We have now described the sequence of events, decisions, activities and facilities that make up a visit to the outdoors. It is essential that each component is fitted together properly through the design process. While thinking this process through from the perspective of the visitor it is still necessary to take a wider view of the recreation area from the point of view of the manager and designer. It is not possible to design a visit step by step unless a broad view of the area is gained, providing a context and purpose into which the chosen facilities are inserted.
Site design needs to start with a brief. This contains a set of objectives, which should have emerged from the planning stage. It will identify who the expected visitors are likely to be, how many, over what time, and for what activities. It will also identify site opportunities or constraints that need to be overcome through zoning, by design, or by management.
The brief should also contain timescales, funding, financial performance targets, and the various approvals to be obtained before implementation can begin. A team of people bringing together the necessary skills should be assembled, including those who will be responsible for the management.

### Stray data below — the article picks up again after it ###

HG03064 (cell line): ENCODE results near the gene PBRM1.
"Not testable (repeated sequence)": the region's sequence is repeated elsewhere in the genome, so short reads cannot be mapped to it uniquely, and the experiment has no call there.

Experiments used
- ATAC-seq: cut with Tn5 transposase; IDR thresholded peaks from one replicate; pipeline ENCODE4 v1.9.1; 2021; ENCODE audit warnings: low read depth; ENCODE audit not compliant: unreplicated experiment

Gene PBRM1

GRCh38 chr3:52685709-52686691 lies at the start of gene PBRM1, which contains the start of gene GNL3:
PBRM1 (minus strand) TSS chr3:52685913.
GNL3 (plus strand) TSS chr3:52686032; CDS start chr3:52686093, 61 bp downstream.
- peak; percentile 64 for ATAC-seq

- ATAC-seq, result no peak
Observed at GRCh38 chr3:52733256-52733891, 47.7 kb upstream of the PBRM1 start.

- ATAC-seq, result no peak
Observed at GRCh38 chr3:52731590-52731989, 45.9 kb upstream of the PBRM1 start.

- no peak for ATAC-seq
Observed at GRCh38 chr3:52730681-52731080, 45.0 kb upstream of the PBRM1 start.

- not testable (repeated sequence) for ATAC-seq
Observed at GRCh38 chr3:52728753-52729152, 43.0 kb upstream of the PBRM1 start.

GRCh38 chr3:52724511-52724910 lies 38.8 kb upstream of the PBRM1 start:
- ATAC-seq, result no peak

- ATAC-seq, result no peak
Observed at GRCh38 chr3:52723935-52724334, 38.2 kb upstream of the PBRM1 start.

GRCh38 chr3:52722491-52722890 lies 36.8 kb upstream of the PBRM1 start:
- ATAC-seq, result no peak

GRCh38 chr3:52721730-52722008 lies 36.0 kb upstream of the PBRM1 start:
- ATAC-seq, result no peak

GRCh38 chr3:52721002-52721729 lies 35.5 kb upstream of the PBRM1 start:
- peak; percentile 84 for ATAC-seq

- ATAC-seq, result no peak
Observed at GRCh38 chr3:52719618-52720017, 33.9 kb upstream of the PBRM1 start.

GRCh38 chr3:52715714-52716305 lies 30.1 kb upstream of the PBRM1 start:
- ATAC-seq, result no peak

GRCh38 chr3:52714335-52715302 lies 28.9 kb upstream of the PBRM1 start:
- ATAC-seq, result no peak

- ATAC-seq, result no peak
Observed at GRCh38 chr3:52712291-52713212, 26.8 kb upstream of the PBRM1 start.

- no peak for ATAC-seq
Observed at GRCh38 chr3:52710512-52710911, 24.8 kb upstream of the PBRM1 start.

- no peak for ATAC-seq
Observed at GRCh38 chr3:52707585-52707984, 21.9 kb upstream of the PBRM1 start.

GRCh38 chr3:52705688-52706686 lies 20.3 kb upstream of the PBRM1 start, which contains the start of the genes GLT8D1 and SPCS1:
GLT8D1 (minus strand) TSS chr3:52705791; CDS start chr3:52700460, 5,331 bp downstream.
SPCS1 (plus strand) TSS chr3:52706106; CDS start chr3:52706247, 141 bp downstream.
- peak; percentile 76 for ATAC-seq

If the site is sensitive ecologically, politically or in other ways, a wider group of
people may need to be consulted about the development of the design. These might include local residents, representatives of key user groups, local politicians, and agencies responsible for particular aspects of the resource, such as forest and wildlife services, highway authorities and water agencies.
The design team may consist of recreation planning specialists, landscape architects, engineers, architects and building surveyors, artists, ecologists and wildlife biologists, as well as accountants and economists. Each member should avoid taking up a narrow position with respect to their specific discipline and instead provide factual information at the survey or inventory stage, co-operating at the analysis phase, and remaining open-minded in order to contribute integrated and constructive ideas at the design phase.